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Main editorial comment: Issue 594 13 Apr 2012

In Passing

After the Prime Minister’s speech last month calling for more private sector road investment in England’s roads, LTT can exclusively reveal that the M25 is to be sold to the French. How do we know? Well, while doing a bit of research on the Highways Agency’s ‘managed motorway’ programme, we stumbled across this map on the HA’s website. The village names sound English enough but check out the motorway, or rather, the ‘Autorroute britannique M25’! Note to HA: the webpage to change is

Our item on the cost of congestion to UK plc generated interest and amusement. One reader has bettered our top figure of £30bn, pointing out that, in evidence to the House of Commons transport committee in 2008, the Campaign for Better Transport estimated the external costs of motoring were £70.6bn-£95.3bn (2006 prices), of which the lion’s share was congestion (£60bn-£68bn a year). The discussion has also taken an international twist, with Pete Costello pointing to a Texas Transportation Institute report putting the cost of congestion in the US at “more than $100bn” in 2010. $100bn=£63bn, the same as the CBT’s UK estimate! 

News has reached LTT of a seminar to debate the topic of ‘peak car’ theory so beloved of our columnist Phil Goodwin. Indeed, Phil is one of the four experts down to speak at the half-day event on 25 April. We are particularly intrigued about the venue, because it is scheduled to take place at the DfT’s HQ in Marsham Street. Which is interesting because the DfT formally rejected the peak car hypothesis in its new National Road Traffic Forecasts (LTT 16 Mar). So why is the Department hosting this event? In a spirit of openness and the free exchange of information and opinions? Or is something more sinister at work? Are Phil and his fellow peak car ‘heretics’ actually going to find themselves incarcerated (in-car-cerated – geddit?) in a dank Marsham Street basement until they recant, Galileo-like? Only time will tell.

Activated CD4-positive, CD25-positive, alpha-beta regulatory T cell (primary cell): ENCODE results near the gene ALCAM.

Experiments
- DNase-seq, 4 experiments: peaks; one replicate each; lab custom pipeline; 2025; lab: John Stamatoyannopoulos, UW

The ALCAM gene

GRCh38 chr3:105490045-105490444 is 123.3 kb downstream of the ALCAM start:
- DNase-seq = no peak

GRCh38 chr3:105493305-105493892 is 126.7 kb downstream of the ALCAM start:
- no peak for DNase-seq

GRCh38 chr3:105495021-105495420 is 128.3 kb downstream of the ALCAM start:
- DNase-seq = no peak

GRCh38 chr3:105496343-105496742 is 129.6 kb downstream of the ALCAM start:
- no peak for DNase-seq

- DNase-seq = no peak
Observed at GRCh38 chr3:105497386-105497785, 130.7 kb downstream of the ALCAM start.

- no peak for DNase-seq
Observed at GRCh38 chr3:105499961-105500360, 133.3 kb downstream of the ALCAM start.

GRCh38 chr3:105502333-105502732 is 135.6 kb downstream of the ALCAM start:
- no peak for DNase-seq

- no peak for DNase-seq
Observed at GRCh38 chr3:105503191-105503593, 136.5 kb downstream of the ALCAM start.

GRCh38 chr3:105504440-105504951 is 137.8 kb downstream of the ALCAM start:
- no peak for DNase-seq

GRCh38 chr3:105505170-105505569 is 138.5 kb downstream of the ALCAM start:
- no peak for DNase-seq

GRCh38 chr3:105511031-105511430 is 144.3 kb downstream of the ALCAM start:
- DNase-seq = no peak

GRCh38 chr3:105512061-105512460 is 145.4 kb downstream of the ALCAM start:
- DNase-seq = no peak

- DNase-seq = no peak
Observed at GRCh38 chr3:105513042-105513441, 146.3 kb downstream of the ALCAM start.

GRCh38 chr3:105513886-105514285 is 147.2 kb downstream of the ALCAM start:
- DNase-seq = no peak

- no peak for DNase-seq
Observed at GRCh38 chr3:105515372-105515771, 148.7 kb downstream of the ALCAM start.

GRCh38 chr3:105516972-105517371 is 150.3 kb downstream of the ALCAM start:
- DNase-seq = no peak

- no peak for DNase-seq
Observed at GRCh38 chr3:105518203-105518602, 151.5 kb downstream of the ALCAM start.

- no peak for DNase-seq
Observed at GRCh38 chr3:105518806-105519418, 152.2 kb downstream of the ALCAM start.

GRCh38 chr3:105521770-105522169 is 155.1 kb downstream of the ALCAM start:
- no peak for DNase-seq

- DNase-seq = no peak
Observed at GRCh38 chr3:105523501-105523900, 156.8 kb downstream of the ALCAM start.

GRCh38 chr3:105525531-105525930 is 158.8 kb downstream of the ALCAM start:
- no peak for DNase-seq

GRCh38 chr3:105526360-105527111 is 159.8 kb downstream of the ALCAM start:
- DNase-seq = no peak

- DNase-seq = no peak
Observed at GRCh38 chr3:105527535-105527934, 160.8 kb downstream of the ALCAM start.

Talking of peak car… You can tell that something is in the air when even motoring journalists are making reference to the idea. In a recent Times article, self-confessed petrolhead Stephen Bayley came up with the following. “This is a precarious moment for the motorcar. Young urban tastemakers, even if they can afford the indulgence, are disenchanted by the automobile. For them it is less an instrument of escape than an oppressive encumbrance. The machine intended to liberate instead imprisons them with expense, bureaucracy, environmental stigma and the heavy threat of prosecution.” Time to proclaim the end of an era, anybody?

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